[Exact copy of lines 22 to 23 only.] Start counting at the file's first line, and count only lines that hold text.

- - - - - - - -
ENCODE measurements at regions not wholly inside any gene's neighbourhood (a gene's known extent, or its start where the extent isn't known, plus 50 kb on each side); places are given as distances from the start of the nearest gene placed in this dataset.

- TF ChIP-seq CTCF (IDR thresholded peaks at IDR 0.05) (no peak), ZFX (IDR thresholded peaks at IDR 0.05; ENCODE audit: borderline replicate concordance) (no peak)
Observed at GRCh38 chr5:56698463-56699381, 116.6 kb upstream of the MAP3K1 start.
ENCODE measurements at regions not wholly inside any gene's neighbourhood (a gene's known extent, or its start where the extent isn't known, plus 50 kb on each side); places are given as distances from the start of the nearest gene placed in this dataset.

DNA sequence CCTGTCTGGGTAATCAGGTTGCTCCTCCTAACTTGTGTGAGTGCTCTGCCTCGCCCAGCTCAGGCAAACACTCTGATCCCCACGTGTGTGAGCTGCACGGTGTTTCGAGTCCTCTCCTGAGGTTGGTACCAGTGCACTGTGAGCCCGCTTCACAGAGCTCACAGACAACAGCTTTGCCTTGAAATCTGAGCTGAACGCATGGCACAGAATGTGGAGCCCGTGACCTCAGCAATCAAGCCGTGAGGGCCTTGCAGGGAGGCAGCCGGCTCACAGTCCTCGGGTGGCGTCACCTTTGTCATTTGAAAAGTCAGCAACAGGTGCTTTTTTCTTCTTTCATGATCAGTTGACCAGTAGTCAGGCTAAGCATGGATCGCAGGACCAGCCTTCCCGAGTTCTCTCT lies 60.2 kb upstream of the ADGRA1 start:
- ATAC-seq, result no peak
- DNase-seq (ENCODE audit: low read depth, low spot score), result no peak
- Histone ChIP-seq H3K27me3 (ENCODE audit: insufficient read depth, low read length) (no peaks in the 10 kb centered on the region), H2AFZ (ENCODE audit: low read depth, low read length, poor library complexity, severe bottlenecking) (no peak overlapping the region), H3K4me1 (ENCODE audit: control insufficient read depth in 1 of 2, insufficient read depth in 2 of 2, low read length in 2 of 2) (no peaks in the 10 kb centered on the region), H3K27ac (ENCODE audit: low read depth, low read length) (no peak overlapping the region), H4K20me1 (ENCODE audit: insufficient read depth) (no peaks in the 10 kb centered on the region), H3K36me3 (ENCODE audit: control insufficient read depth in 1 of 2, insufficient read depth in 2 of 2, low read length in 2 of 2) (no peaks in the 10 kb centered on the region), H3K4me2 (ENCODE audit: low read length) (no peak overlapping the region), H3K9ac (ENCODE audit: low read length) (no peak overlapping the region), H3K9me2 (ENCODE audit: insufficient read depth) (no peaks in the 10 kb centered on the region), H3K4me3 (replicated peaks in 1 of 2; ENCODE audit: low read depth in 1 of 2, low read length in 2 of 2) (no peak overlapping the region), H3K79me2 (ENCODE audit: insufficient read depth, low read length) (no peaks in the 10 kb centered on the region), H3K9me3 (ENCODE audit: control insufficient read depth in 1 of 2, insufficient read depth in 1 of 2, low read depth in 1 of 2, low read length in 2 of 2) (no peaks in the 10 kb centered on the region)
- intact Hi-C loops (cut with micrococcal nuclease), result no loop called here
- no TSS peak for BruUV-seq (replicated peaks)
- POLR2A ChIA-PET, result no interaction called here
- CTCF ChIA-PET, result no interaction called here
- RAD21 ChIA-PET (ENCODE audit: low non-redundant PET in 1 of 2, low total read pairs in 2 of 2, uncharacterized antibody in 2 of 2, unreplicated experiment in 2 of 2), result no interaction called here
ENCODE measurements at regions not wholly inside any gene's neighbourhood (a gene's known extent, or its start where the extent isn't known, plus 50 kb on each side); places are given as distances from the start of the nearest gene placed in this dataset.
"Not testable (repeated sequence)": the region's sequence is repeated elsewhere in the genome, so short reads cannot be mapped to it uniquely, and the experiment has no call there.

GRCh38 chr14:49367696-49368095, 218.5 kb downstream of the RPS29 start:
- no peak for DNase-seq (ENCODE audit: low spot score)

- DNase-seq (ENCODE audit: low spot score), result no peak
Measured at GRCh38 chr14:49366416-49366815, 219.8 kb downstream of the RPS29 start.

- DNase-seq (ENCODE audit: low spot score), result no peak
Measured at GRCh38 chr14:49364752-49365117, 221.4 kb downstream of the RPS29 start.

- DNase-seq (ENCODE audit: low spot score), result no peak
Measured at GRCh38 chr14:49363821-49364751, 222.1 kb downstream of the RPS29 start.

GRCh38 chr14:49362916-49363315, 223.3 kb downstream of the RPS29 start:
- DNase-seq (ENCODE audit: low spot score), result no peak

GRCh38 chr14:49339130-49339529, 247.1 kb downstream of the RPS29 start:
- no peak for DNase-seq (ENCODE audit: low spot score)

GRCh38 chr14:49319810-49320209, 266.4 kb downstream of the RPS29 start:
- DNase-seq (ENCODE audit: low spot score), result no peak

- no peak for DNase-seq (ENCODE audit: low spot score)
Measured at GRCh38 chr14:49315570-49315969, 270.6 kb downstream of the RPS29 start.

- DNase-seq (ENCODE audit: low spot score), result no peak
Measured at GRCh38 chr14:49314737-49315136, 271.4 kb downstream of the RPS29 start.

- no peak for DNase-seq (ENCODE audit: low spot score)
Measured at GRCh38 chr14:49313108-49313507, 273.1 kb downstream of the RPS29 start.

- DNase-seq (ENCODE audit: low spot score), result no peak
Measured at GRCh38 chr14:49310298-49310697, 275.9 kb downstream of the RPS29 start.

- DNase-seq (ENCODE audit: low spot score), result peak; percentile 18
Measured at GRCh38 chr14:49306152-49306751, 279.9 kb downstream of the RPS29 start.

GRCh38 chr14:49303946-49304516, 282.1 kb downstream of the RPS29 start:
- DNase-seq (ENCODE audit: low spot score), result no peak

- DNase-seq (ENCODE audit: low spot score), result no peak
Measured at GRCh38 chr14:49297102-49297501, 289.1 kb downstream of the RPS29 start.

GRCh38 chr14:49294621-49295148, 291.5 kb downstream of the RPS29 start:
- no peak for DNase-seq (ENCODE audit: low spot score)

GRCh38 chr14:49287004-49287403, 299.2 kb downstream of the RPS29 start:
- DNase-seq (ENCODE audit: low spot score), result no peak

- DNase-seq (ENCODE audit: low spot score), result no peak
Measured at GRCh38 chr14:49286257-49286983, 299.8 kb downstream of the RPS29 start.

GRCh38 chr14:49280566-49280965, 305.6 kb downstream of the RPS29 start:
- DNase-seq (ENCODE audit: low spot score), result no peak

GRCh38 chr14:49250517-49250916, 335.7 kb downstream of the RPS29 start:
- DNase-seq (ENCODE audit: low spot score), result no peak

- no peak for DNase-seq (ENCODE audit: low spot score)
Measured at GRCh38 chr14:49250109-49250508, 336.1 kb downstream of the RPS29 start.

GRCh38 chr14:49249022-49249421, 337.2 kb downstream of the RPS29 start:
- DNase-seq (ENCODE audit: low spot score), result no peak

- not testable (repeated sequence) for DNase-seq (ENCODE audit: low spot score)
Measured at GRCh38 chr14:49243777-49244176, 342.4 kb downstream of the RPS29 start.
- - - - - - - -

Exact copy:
- DNase-seq (ENCODE audit: low spot score), result no peak
Measured at GRCh38 chr14:49363821-49364751, 222.1 kb downstream of the RPS29 start.